Etymology
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Words related to knife

kn- 
Middle English spelling of a common Germanic consonant-cluster (in Old English it was graphed as cn-; see K). The sound it represented persists in most of the sister languages, but in English it was reduced to "n-" in standard pronunciation by 1750, after about a century of weakening and fading. It was fully voiced in Old and Middle English.
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butcher-knife (n.)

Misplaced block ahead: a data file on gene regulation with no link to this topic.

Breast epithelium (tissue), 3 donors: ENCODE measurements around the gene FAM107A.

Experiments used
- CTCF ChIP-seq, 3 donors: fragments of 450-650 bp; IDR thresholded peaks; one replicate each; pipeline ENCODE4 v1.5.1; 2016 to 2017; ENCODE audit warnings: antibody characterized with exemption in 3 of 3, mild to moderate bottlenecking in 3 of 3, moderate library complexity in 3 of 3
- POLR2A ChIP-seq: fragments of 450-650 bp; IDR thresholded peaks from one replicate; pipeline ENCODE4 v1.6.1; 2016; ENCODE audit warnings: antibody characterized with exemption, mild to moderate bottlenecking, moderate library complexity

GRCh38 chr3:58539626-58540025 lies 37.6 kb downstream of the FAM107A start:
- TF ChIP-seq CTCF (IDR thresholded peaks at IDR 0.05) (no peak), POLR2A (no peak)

1822, from butcher (n.) + knife (n.). Butcher's knife is attested from 1714.
case-knife (n.)
"knife carried in a sheath," 1704, from case (n.2) + knife (n.).
clasp-knife (n.)

"knife with one or more blades which fold into the handle," 1743, from clasp (n.) + knife (n.). The thing itself was known to the Etruscans and Romans; it became popular again 17c. 

penknife (n.)

also pen-knife, "small pocket-knife," early 15c., penne-knif, from pen (n.1) + knife (n.). So called because such small knives were used to make and mend quill pens.

pocket-knife (n.)

"knife with a blade or blades which fold into the handle, suitable for carrying in the pocket," 1727; see pocket (n.) + knife (n.).